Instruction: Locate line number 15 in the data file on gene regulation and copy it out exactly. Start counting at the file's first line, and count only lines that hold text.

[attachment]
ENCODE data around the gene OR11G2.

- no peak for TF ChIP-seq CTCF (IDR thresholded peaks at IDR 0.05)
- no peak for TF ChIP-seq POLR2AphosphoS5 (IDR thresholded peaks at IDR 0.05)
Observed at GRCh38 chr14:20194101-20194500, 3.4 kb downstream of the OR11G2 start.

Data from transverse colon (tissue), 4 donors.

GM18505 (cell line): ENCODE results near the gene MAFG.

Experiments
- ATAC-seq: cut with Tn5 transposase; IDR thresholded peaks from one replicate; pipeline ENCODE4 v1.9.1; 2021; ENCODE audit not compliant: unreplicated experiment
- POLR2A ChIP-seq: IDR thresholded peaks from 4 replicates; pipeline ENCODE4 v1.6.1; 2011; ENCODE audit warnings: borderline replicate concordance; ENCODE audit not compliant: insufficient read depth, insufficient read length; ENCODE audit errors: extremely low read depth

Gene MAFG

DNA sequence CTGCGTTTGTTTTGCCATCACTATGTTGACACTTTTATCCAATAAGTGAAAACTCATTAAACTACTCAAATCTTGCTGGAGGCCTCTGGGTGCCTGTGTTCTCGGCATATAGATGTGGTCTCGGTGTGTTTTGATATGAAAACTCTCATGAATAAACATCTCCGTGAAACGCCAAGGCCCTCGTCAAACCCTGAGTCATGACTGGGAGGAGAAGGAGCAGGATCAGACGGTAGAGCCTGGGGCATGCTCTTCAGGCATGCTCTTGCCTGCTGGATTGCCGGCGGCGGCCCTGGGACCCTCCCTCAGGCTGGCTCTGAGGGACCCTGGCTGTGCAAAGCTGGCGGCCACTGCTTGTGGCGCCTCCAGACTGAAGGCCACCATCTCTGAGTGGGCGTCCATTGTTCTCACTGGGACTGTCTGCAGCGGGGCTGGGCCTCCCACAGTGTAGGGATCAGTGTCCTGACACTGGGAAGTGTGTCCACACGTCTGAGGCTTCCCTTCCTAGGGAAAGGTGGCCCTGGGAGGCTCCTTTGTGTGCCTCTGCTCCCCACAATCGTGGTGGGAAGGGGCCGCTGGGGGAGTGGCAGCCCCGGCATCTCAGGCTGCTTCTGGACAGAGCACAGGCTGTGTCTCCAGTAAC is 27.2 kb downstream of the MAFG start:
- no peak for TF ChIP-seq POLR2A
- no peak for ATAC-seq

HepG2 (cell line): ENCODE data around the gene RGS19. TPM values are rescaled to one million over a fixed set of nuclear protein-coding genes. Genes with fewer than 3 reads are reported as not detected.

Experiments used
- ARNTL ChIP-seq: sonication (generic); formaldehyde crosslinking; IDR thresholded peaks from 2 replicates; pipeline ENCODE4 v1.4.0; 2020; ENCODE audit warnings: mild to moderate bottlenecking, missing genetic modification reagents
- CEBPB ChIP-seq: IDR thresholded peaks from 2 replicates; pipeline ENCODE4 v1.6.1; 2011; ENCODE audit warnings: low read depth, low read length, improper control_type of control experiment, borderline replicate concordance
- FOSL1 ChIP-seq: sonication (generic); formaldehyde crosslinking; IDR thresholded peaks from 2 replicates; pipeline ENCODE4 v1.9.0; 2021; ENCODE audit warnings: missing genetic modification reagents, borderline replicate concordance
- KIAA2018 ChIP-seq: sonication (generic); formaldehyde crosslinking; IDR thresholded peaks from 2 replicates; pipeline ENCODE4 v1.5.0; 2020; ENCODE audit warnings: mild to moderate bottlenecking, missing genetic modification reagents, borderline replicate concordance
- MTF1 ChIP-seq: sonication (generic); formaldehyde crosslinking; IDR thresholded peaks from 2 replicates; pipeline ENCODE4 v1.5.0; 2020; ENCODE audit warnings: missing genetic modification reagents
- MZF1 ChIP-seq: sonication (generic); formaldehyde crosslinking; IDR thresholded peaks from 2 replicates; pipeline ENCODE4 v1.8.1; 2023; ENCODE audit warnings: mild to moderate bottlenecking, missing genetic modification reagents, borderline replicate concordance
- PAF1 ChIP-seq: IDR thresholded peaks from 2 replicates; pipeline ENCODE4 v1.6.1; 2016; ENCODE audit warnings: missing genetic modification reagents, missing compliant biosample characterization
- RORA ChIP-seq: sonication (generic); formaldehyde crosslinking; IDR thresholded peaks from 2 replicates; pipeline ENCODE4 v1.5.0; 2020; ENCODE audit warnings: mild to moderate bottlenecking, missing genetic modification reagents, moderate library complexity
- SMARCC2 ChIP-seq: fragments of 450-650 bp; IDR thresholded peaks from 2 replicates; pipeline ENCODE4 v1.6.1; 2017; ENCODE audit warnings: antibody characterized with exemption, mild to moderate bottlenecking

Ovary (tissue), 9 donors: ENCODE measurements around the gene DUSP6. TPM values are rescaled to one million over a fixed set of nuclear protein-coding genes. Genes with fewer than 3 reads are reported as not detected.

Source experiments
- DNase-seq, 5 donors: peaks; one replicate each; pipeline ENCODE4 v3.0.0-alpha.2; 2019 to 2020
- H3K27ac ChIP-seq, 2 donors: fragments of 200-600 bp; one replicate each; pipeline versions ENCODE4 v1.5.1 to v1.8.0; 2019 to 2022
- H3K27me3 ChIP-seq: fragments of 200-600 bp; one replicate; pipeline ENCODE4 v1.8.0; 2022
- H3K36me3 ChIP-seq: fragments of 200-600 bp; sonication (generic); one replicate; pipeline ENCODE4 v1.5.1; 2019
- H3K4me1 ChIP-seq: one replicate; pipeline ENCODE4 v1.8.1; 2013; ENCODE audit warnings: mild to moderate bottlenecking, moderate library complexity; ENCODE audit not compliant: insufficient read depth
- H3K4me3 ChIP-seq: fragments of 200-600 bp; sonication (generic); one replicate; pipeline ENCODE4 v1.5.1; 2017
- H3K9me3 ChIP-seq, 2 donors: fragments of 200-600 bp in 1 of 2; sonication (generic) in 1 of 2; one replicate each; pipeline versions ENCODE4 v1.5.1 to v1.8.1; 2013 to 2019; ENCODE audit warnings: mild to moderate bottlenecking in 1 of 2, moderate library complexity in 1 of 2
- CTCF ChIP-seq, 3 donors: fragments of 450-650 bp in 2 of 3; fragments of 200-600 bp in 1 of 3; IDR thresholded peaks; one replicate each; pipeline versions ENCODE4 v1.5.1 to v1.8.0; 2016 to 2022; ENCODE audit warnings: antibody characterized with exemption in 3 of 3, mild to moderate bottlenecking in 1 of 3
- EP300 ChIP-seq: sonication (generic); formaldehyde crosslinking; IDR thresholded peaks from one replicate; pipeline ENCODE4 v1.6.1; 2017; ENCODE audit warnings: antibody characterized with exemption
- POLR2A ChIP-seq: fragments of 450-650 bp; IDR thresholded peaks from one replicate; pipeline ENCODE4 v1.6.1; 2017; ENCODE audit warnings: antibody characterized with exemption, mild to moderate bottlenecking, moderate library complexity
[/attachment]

Experiments used